I published the following post well over a year ago, but I want to republish it now because I think it’s just as true and valid now (if not more so) than it was in early 2008. We’ve come so far, but there is much work to do to level the playing field in the business world and eliminate the gender gap. Unconventional thinking like that discussed below is just one way to get there.
Ever since I left the corporate world in 2004 to be a stay-at-home mom to my triplets, I’ve wondered something. It’s not rocket science. In fact, this thought seems so simple to me, so obvious and makes such sense that it’s beyond my comprehension why more companies haven’t considered it. Ready for my genius? Here you go:
Why don’t more companies hire stay-at-home moms (or dads) as consultants, freelancers or as telecommuting employees? Many of us have an enormous amount of experience and knowledge in our respective fields garnered from our years working prior to choosing to stay at home with our children, and if you let us work from home and make our own hours, we’ll probably be willing to work for a lot less money and produce superior results.
What? Mr. CEO says that he needs employees who are available to be in the office during business hours. I call bull!
What? Mr. CEO says that he can’t trust someone with kids around to complete work on time. I call major bull!
I could go on and on with the arguments against hiring stay-at-home moms to take on management and executive roles in companies from the comfort of their own homes, but I’d have a counterargument for every single one of them. It just makes sense to leverage the knowledge and experience of these women. What an incredible, untapped talent pool!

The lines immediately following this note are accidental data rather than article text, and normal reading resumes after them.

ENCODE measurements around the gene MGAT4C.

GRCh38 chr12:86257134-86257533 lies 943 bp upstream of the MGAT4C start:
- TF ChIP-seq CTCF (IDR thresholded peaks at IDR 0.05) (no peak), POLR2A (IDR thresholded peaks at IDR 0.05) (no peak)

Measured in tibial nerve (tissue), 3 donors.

And I’m not talking about hiring assistants and customer service representatives here.Â I’m talking about hiring experts in their fields. The women who left their careers by choice when they were working in management and executive level positions in order to be at home with their children. Most of these women are very capabable of meeting the needs of a corporate position around their duties at home if given the opportunity to telecommute with a flexible schedule. I work until 2:00 or 3:00 in the morning many nights each week to complete the necessary work for my business – the business I started to meet my unconventional schedule but that I run professionally and successfully despite my odd hours. Imagine what a corporation could get from me or other women like me if they let go of their traditional ways of thinking that work has to be done in the office during conventional business hours.
So again I ask, why aren’t more companies noticing this pool of talent available to them at a lower than expected price if they were willing to make some concessions in terms of telecommuting and scheduling? I just don’t get it.
Of course, there are some companies who are catching on. Check out this article from the Wall Street Journal to learn the details. And two more companies that make use of virtual experts, particularly women, that you should check out are Womenkind and Newstex (full disclosure — both are clients of mine). It seems to me that the companies who tap into this pool of talent sooner rather than later will position themsevles quite well in the short and long term.
What do you think?
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